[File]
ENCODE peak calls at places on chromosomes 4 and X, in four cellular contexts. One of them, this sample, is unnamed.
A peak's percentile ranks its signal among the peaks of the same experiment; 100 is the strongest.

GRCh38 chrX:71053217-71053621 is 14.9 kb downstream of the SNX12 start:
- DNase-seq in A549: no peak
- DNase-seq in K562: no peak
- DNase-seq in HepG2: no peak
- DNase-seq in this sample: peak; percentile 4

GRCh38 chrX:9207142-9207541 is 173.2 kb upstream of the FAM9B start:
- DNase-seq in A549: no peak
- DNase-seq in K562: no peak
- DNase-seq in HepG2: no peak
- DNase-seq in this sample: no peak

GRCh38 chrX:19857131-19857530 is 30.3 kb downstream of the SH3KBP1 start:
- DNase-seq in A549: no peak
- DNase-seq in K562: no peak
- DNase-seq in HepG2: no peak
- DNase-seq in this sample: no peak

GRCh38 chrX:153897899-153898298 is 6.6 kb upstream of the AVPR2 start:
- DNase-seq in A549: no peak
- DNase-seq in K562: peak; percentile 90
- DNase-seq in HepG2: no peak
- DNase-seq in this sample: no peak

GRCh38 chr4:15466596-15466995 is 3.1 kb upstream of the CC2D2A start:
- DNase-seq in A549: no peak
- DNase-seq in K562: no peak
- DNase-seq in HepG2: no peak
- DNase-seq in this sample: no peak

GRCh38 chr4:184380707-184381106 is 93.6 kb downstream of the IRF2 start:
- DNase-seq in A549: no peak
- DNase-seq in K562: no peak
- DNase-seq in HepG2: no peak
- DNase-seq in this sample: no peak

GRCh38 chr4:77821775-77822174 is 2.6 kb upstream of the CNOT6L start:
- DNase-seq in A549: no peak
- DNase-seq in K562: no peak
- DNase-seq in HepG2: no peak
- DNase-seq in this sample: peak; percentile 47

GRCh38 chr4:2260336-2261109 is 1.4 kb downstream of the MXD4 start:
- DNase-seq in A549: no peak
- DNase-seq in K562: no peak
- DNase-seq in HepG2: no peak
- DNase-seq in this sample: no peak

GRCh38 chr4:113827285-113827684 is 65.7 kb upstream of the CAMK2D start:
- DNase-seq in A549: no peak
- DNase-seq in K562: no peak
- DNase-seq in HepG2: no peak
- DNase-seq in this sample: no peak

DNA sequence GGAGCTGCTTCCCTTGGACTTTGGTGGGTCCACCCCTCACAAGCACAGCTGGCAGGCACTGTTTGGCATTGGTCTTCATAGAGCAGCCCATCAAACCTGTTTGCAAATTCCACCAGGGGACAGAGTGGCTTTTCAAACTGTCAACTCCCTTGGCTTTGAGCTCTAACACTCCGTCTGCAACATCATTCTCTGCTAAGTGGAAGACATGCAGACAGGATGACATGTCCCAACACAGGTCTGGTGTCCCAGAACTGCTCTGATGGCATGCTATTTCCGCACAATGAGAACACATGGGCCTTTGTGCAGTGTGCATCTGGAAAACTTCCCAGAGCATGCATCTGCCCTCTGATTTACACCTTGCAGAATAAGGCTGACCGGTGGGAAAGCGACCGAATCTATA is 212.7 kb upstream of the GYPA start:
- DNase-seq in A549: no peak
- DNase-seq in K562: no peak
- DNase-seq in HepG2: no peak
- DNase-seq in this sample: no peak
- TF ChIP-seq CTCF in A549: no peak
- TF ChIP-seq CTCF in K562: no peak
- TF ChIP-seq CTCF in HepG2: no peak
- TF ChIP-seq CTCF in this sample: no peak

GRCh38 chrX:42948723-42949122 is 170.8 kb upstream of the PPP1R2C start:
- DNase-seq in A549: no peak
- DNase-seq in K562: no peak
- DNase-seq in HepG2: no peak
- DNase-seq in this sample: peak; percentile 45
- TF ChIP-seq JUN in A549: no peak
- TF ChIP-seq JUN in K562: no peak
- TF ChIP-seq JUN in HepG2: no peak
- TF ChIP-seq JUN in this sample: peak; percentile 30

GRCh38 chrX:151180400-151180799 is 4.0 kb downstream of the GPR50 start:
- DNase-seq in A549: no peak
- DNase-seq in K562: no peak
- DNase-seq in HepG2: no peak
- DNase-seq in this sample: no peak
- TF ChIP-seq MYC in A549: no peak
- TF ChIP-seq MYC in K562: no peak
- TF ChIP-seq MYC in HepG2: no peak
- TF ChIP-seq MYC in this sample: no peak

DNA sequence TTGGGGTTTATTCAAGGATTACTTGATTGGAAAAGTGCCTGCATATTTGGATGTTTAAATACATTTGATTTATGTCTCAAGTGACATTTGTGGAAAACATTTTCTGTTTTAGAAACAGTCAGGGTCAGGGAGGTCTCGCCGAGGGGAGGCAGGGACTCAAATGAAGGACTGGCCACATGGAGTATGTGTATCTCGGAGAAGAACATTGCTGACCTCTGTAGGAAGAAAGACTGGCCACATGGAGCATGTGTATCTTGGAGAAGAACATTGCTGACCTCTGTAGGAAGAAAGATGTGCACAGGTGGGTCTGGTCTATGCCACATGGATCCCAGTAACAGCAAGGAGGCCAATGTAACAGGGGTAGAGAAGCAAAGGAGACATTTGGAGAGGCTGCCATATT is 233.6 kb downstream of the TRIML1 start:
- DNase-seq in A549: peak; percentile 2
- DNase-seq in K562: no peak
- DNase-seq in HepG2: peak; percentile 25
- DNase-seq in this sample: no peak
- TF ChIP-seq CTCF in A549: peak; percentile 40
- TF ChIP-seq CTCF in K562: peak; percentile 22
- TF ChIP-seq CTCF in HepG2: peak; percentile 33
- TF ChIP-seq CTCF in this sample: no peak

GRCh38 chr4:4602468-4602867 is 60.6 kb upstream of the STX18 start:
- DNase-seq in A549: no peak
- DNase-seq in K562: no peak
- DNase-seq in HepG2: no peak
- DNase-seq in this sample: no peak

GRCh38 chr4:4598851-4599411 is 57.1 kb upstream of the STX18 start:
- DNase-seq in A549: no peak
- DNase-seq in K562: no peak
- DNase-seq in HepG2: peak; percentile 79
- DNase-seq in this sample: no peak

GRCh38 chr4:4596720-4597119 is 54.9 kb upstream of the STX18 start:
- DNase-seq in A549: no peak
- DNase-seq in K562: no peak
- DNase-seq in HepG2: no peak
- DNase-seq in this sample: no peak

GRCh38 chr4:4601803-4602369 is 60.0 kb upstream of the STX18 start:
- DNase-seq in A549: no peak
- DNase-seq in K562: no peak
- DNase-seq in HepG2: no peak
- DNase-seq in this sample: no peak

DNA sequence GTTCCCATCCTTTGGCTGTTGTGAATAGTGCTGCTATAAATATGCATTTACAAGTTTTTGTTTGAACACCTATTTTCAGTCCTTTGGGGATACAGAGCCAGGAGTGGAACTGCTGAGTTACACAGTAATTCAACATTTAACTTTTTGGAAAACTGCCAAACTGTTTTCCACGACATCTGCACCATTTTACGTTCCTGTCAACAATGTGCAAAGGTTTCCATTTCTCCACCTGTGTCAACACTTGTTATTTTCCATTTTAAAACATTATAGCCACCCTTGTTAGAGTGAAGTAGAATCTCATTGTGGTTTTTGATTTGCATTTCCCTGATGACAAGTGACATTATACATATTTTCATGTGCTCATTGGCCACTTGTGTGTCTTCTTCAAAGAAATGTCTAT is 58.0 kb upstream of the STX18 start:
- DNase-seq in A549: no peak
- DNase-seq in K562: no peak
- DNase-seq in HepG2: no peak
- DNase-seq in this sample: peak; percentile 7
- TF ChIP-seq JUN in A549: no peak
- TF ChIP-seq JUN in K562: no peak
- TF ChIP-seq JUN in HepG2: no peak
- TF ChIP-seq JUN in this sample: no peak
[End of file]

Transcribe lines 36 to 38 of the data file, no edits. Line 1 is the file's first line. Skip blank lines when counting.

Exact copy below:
- DNase-seq in HepG2: no peak
- DNase-seq in this sample: peak; percentile 47

GRCh38 chr4:2260336-2261109 is 1.4 kb downstream of the MXD4 start: